The trouble with investing in your 20s is that you are experiencing so much change in a rather compressed amount of time. You are starting your career, getting married, having kids, etc.
Despite the difficulty, your 20s are a crucial stage when you probably have more control over your cash flow than you will later (when kids and college plans kick in). Let’s take a look at four practical steps you can take now to set yourself up for decades to come.
Step 1: Leverage the years
You’ve heard it before, but listen up now: When you’re in your 20s, time is truly your ally. The power of compounding can help your cash grow in a way that it never will again, because right now you’ve got decades on your side.
Consider this: If you start saving just $1,200 a year, a mere $100 per month, starting at age 25, by age 65 you’ll have about $185,700 (assuming a 6% return). But say you delay by 10 years, and start saving $1,200 a year from ages 35 through 65, earning the same 6% return. You’ll end up with only $94,800, nearly 50% less.
Step 2: Save time
Automate. Automate. Automate. I strongly recommending automating as much of your savings plan as possible. This will set you up for the greatest chance of success and meeting your goals. Similar to how your 401k savings are automated, automate the rest of your savings goals. After a few months of automation under your belt, you will probably adapt and learn to live off the remainder, without even realizing that you are meeting your savings goals at the same time.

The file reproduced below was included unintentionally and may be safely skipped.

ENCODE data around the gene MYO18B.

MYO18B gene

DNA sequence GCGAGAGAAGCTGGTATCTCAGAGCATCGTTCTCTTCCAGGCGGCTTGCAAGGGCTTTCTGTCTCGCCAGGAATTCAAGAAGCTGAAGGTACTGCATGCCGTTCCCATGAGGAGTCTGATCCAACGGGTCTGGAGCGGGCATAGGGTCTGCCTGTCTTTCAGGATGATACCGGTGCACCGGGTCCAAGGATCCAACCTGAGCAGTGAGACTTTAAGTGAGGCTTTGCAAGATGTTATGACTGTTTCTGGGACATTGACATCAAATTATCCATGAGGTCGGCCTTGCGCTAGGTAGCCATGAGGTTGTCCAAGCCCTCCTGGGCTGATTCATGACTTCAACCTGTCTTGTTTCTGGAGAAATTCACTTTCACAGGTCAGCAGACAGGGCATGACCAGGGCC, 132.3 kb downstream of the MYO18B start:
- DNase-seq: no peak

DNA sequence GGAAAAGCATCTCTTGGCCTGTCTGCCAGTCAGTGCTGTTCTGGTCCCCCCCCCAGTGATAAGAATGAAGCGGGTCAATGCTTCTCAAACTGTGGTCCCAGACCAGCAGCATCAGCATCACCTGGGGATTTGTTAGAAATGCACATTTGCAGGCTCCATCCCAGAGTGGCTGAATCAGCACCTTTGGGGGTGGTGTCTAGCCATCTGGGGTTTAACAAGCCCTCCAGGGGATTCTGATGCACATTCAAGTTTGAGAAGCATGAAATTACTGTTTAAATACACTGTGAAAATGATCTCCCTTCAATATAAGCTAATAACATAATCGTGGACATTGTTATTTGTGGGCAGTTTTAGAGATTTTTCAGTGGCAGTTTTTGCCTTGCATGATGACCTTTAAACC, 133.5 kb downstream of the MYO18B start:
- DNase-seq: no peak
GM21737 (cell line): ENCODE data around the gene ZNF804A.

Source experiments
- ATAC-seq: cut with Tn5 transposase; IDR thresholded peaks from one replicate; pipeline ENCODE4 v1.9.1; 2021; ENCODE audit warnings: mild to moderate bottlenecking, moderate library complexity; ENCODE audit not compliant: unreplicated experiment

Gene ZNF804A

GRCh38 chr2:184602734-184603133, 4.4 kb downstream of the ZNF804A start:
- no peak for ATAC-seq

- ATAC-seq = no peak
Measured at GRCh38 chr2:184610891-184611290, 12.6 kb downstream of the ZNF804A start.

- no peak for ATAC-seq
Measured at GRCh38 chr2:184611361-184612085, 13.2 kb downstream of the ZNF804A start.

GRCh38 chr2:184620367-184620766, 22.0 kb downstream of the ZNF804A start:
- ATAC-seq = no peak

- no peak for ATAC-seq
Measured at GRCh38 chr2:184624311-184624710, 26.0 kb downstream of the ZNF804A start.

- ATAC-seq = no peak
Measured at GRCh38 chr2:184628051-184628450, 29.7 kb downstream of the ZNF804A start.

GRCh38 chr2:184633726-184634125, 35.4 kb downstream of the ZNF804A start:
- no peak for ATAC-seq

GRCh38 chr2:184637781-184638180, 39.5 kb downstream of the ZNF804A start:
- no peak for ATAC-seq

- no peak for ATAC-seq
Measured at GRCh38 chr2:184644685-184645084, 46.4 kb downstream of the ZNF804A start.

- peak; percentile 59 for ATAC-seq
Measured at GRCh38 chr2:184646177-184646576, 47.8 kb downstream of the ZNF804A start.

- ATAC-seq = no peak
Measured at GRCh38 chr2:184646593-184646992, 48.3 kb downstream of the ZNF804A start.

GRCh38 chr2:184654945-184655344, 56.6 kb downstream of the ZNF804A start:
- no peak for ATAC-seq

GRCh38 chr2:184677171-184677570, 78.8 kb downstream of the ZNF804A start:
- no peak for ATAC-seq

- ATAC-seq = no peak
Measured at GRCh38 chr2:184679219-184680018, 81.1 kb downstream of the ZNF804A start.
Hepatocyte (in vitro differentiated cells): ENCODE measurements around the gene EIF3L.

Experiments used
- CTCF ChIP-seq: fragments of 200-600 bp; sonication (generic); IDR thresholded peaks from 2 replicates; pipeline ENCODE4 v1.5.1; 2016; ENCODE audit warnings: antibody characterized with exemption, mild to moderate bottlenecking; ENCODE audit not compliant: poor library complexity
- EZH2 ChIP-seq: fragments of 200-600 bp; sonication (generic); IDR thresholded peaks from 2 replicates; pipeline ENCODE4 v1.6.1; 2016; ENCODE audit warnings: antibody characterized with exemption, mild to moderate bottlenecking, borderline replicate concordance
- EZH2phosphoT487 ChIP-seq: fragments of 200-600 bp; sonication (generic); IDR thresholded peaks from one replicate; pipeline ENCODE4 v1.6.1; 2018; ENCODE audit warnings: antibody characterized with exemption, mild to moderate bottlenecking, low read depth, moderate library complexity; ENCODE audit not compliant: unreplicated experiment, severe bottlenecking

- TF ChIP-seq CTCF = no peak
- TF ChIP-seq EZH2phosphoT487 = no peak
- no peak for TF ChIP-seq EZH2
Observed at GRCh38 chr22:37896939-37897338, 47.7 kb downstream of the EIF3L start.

Also, if you do not feel comfortable picking investments, don’t use it as an excuse to postpone investing, Assuming you have a 401k, save time and put your money into an index fund that mirrors the stock market (like an S&P 500 index fund). Or if index funds aren’t available in your 401k, use a low-cost target date fund (keep the expense ratio at 0.5% or lower).
Step 3: Save more
It might seem like a sacrifice to save 20% of your income right now. But think about it this way: By saving as much as you can while there are fewer demands on your income (compared to your 40s or 50s, when you may have kids in college, say) you put yourself ahead.
One no-brainer way to save more is to sign up for auto-increases in your 401k, so that every year you’re automatically raising your contribution rate.
Step 4: Be aggressive
This was an interesting stat I read: among 20-something investors, two in 10 have their money in a money market or stable value fund. While putting your money into stock does entail more risk, it also provides you with more growth at a time of life when you need the growth and can probably handle the risk. By being more conservative, you risk losing out on market gains keeping up with inflation.
Now that you’ve got the steps down, contact Verisail for a free consultation.